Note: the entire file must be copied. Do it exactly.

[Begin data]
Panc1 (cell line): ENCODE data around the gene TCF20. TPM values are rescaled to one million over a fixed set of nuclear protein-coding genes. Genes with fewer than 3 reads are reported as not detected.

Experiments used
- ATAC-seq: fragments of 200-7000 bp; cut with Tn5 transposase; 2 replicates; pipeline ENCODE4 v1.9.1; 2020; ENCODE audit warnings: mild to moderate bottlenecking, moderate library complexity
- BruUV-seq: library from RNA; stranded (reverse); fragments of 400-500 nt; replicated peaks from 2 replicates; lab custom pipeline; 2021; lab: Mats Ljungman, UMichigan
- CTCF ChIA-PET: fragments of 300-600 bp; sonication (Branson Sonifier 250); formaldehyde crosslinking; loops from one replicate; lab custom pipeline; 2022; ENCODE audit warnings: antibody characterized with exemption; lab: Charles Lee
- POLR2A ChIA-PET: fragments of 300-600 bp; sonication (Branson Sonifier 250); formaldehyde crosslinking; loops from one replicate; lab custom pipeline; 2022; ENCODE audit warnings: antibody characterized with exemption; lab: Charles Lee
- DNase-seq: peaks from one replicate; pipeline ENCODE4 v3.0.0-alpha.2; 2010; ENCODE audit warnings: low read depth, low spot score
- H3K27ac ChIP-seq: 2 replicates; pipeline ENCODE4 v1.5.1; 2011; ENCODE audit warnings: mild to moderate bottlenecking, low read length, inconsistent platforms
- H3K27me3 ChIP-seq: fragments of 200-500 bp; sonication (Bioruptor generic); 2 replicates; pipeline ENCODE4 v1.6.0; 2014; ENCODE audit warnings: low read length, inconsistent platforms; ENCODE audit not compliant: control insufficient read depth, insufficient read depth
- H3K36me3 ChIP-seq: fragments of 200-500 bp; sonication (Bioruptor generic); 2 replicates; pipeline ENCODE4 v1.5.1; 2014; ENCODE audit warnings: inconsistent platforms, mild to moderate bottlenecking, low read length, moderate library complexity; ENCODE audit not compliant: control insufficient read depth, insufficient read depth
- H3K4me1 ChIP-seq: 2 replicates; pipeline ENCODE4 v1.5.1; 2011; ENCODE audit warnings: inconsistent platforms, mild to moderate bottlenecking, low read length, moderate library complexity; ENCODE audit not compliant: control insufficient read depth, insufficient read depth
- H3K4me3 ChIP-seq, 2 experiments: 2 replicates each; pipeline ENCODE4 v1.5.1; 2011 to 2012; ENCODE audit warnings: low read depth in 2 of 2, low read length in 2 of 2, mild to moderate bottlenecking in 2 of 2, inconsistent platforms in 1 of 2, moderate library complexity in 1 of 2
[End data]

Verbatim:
Panc1 (cell line): ENCODE data around the gene TCF20. TPM values are rescaled to one million over a fixed set of nuclear protein-coding genes. Genes with fewer than 3 reads are reported as not detected.

Experiments used
- ATAC-seq: fragments of 200-7000 bp; cut with Tn5 transposase; 2 replicates; pipeline ENCODE4 v1.9.1; 2020; ENCODE audit warnings: mild to moderate bottlenecking, moderate library complexity
- BruUV-seq: library from RNA; stranded (reverse); fragments of 400-500 nt; replicated peaks from 2 replicates; lab custom pipeline; 2021; lab: Mats Ljungman, UMichigan
- CTCF ChIA-PET: fragments of 300-600 bp; sonication (Branson Sonifier 250); formaldehyde crosslinking; loops from one replicate; lab custom pipeline; 2022; ENCODE audit warnings: antibody characterized with exemption; lab: Charles Lee
- POLR2A ChIA-PET: fragments of 300-600 bp; sonication (Branson Sonifier 250); formaldehyde crosslinking; loops from one replicate; lab custom pipeline; 2022; ENCODE audit warnings: antibody characterized with exemption; lab: Charles Lee
- DNase-seq: peaks from one replicate; pipeline ENCODE4 v3.0.0-alpha.2; 2010; ENCODE audit warnings: low read depth, low spot score
- H3K27ac ChIP-seq: 2 replicates; pipeline ENCODE4 v1.5.1; 2011; ENCODE audit warnings: mild to moderate bottlenecking, low read length, inconsistent platforms
- H3K27me3 ChIP-seq: fragments of 200-500 bp; sonication (Bioruptor generic); 2 replicates; pipeline ENCODE4 v1.6.0; 2014; ENCODE audit warnings: low read length, inconsistent platforms; ENCODE audit not compliant: control insufficient read depth, insufficient read depth
- H3K36me3 ChIP-seq: fragments of 200-500 bp; sonication (Bioruptor generic); 2 replicates; pipeline ENCODE4 v1.5.1; 2014; ENCODE audit warnings: inconsistent platforms, mild to moderate bottlenecking, low read length, moderate library complexity; ENCODE audit not compliant: control insufficient read depth, insufficient read depth
- H3K4me1 ChIP-seq: 2 replicates; pipeline ENCODE4 v1.5.1; 2011; ENCODE audit warnings: inconsistent platforms, mild to moderate bottlenecking, low read length, moderate library complexity; ENCODE audit not compliant: control insufficient read depth, insufficient read depth
- H3K4me3 ChIP-seq, 2 experiments: 2 replicates each; pipeline ENCODE4 v1.5.1; 2011 to 2012; ENCODE audit warnings: low read depth in 2 of 2, low read length in 2 of 2, mild to moderate bottlenecking in 2 of 2, inconsistent platforms in 1 of 2, moderate library complexity in 1 of 2